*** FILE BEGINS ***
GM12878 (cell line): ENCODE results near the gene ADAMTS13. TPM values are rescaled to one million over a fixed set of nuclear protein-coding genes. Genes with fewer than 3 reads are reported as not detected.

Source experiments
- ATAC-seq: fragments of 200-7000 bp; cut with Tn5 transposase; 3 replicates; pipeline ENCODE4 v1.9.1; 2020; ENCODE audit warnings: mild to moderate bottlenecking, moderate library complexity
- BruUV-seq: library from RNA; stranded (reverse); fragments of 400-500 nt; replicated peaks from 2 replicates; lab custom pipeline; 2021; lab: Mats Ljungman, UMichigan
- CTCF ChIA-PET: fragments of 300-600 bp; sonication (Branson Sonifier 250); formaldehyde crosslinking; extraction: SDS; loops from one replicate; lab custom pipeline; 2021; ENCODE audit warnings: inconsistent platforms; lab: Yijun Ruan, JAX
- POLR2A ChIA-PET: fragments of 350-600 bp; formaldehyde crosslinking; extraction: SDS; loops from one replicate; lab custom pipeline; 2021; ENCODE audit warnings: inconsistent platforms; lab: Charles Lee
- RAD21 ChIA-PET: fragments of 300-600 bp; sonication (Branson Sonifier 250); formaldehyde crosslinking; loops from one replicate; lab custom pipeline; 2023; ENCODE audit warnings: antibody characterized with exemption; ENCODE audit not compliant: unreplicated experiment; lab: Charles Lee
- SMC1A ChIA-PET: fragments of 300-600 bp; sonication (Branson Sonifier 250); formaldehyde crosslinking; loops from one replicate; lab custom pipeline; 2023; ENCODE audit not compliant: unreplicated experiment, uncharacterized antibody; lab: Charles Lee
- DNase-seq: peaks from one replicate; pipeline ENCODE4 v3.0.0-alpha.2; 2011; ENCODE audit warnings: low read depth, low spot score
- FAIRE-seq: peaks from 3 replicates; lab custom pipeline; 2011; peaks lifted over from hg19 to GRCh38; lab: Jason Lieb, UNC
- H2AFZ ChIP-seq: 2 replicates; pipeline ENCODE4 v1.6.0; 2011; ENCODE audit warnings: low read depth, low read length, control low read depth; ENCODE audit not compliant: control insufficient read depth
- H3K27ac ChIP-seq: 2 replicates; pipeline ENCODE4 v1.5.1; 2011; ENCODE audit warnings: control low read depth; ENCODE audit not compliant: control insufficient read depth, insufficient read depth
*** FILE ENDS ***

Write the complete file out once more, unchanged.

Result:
GM12878 (cell line): ENCODE results near the gene ADAMTS13. TPM values are rescaled to one million over a fixed set of nuclear protein-coding genes. Genes with fewer than 3 reads are reported as not detected.

Source experiments
- ATAC-seq: fragments of 200-7000 bp; cut with Tn5 transposase; 3 replicates; pipeline ENCODE4 v1.9.1; 2020; ENCODE audit warnings: mild to moderate bottlenecking, moderate library complexity
- BruUV-seq: library from RNA; stranded (reverse); fragments of 400-500 nt; replicated peaks from 2 replicates; lab custom pipeline; 2021; lab: Mats Ljungman, UMichigan
- CTCF ChIA-PET: fragments of 300-600 bp; sonication (Branson Sonifier 250); formaldehyde crosslinking; extraction: SDS; loops from one replicate; lab custom pipeline; 2021; ENCODE audit warnings: inconsistent platforms; lab: Yijun Ruan, JAX
- POLR2A ChIA-PET: fragments of 350-600 bp; formaldehyde crosslinking; extraction: SDS; loops from one replicate; lab custom pipeline; 2021; ENCODE audit warnings: inconsistent platforms; lab: Charles Lee
- RAD21 ChIA-PET: fragments of 300-600 bp; sonication (Branson Sonifier 250); formaldehyde crosslinking; loops from one replicate; lab custom pipeline; 2023; ENCODE audit warnings: antibody characterized with exemption; ENCODE audit not compliant: unreplicated experiment; lab: Charles Lee
- SMC1A ChIA-PET: fragments of 300-600 bp; sonication (Branson Sonifier 250); formaldehyde crosslinking; loops from one replicate; lab custom pipeline; 2023; ENCODE audit not compliant: unreplicated experiment, uncharacterized antibody; lab: Charles Lee
- DNase-seq: peaks from one replicate; pipeline ENCODE4 v3.0.0-alpha.2; 2011; ENCODE audit warnings: low read depth, low spot score
- FAIRE-seq: peaks from 3 replicates; lab custom pipeline; 2011; peaks lifted over from hg19 to GRCh38; lab: Jason Lieb, UNC
- H2AFZ ChIP-seq: 2 replicates; pipeline ENCODE4 v1.6.0; 2011; ENCODE audit warnings: low read depth, low read length, control low read depth; ENCODE audit not compliant: control insufficient read depth
- H3K27ac ChIP-seq: 2 replicates; pipeline ENCODE4 v1.5.1; 2011; ENCODE audit warnings: control low read depth; ENCODE audit not compliant: control insufficient read depth, insufficient read depth